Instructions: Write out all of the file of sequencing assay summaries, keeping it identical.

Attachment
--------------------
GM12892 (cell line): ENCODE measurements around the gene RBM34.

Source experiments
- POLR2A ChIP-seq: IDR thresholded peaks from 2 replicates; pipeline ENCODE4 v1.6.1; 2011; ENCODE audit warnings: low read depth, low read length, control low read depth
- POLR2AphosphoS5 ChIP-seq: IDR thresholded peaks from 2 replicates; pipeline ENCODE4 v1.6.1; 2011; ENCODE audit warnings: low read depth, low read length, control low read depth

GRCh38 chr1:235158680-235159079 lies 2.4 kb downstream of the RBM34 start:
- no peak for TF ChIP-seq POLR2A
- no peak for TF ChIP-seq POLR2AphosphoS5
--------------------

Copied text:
GM12892 (cell line): ENCODE measurements around the gene RBM34.

Source experiments
- POLR2A ChIP-seq: IDR thresholded peaks from 2 replicates; pipeline ENCODE4 v1.6.1; 2011; ENCODE audit warnings: low read depth, low read length, control low read depth
- POLR2AphosphoS5 ChIP-seq: IDR thresholded peaks from 2 replicates; pipeline ENCODE4 v1.6.1; 2011; ENCODE audit warnings: low read depth, low read length, control low read depth

GRCh38 chr1:235158680-235159079 lies 2.4 kb downstream of the RBM34 start:
- no peak for TF ChIP-seq POLR2A
- no peak for TF ChIP-seq POLR2AphosphoS5